Samsung has lost its bid to delay a trial with Microsoft, which is seeking interest payments of $6.9 million on patent licenses. Samsung and Microsoft forged an agreement in 2011 in which Samsung agreed to pay royalties for patents Microsoft holds that are used in the Android operating system. Samsung delayed making its royalty payments after Microsoft announced its intent to acquire Nokia's handset business. According to Samsung, Microsoft's move made it a direct competitor, which it feared could lead to collusion charges. Samsung asked an international court in Hong Kong to hold arbitration hearings, which it wanted to complete before dealing with Microsoft in the U.S. A U.S. District Court Judge disagreed, however, and said Microsoft's case can move forward during the arbitration process.
Microsoft today announced that Opera Software will soon provide the default app store for older Nokia handsets. Beginning in the first quarter of 2015, the Opera Mobile Store will replace the Nokia Store on devices running the Series 40, Series 60, Symbian, Asha, and Nokia X operating systems. The Nokia Store itself will close once all handsets are transitioned to the Opera Mobile Store, which is expected to be complete by July 2015. According to Opera, it has over 300,000 applications for Nokia's legacy devices. Old apps are updated often, and Opera says its 40,000 developers constantly produce new apps, too. Microsoft purchased Nokia's handset business earlier this year. It has committed to selling entry-level feature phones, but would rather concentrate on managing one app store (the Windows Phone Store) instead of two.
Nokia today announced wide availability of the Z Launcher for Android devices. Nokia first debuted the Z Launcher earlier this year, but as a limited alpha. It is now available in beta form directly from the Google Play Store. The Z Launcher is a learning launcher that adjusts what it shows the phone owner on the home screen throughout the day depending on their pattern of behavior. For example, in the morning Z Launcher will present apps such as email and the calendar, while in the evening it will present apps such as Facebook and Spotify. Nokia says Z Launcher improves its predictions over time. Further, Z Launcher includes a gesture search tool that lets users initiate searches from the home screen by tracing letters on the glass. Launchers are alternative home screen treatments for Android smartphones. In addition to the launcher, Nokia announced the N1 tablet, which includes a 7.9-inch screen and runs Android 5.0 Lollipop. Other specs include a 64-bit Intel Atom processor, 8- and 5-megapixel cameras, stereo speakers, dual-band WiFi and Bluetooth 4.0. The N1 tablet will cost $249, and is headed to China first. Nokia, which sold its handset division to Microsoft earlier this year, is not manufacturing the N1 itself. Rather, it is licensing the brand and the design to an unnamed manufacturer in order for it to be built.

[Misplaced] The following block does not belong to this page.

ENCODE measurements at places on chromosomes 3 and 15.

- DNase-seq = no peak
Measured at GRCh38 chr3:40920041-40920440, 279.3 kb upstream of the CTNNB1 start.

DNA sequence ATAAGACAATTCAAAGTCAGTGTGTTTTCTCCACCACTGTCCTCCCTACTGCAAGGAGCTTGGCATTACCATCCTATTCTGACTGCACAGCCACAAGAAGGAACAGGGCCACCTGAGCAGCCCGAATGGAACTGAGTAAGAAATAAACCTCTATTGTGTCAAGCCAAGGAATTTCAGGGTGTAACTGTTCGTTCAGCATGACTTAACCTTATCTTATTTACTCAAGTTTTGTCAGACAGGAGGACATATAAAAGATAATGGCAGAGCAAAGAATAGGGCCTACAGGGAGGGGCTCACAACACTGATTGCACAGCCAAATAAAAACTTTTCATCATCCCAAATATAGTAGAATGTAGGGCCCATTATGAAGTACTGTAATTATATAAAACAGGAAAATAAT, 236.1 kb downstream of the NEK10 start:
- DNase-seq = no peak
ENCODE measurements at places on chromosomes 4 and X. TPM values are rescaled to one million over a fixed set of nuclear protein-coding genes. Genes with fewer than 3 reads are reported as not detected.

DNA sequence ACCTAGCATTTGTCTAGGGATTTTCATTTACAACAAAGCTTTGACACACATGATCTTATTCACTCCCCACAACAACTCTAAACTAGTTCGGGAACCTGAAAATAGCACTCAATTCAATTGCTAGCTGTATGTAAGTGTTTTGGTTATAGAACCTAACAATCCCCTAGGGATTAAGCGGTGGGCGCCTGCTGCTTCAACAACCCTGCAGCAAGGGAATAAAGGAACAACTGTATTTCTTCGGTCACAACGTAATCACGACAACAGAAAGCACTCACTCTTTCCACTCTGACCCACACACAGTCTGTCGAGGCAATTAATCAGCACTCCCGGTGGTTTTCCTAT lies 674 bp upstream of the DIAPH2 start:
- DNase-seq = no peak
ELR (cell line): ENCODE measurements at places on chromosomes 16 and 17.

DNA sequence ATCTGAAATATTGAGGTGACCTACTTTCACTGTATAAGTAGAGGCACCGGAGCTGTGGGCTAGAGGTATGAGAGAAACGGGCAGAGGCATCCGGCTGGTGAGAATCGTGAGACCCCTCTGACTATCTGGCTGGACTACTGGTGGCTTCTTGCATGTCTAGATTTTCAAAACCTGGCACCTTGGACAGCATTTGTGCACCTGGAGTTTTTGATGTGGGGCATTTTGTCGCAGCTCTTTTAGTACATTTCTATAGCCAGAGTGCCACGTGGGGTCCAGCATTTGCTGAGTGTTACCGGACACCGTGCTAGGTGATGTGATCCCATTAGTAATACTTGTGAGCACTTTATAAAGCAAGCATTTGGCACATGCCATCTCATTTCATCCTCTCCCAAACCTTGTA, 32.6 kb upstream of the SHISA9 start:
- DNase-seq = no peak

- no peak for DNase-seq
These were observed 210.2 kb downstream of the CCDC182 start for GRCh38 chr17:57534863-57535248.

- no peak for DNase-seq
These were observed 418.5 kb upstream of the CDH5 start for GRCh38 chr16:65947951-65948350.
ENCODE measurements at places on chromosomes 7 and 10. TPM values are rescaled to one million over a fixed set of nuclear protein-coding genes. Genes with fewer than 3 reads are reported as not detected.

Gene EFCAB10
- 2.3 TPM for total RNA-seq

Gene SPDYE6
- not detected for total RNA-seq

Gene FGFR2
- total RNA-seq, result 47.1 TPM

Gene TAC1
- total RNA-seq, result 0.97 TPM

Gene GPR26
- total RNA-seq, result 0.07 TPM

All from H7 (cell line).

Microsoft today announced the Lumia 535, the first phone it has revealed without the Nokia brand since it acquired the company's handset division earlier this year. The 535 is a low-cost smartphone meant for emerging markets. It features a 5-inch qHD display, and two 5-megapixel cameras with one on the front and one on the back. The rear camera has an LED flash. The user-facing camera has the same wide-angle sensor found on the Lumia 735. Both cameras can capture FWVGA video. The phone is powered by a 1.2GHz quad-core Snapdragon 200 processor with 1GB of RAM. The 535 has 8GB of internal storage, but supports microSD cards up to 128GB. Microsoft will sell the Lumia 535 in single- and dual-SIM variants, but the phone only supports 3G networks (WCDMA at 42Mbps) and not LTE 4G. Other on-board radios include Bluetooth 4.0, Wi-Fi, and GPS. Like many Lumia phones, the 535 comes in a range of bright colors. It ships with Windows Phone 8.1 and the Lumia Denim system upgrade out of the box. The Lumia will be available in select markets beginning later this month. It is priced at about $135.
Microsoft has agreed to replace the Nokia Xpress browser on low-end and mid-range handsets with Opera's Mini browser. Moving forward, Opera Mini will become the default browser on Asha devices and feature phones bearing the Nokia brand. Both the Nokia Xpress browser and Opera Mini use server-side compression to help reduce data usage over mobile networks. Opera Mini has become very popular in India, where many Asha devices are still sold. Opera believes this distribution agreement will help it add approximately 100 million users in India and other emerging markets. Internet Explorer is the default browser on Microsoft's Windows Phone handsets.
Microsoft published a teaser page suggesting the first Lumia smartphone to wear the Microsoft brand (rather than Nokia) will be revealed on November 11. The company didn't provide any more details beyond the date.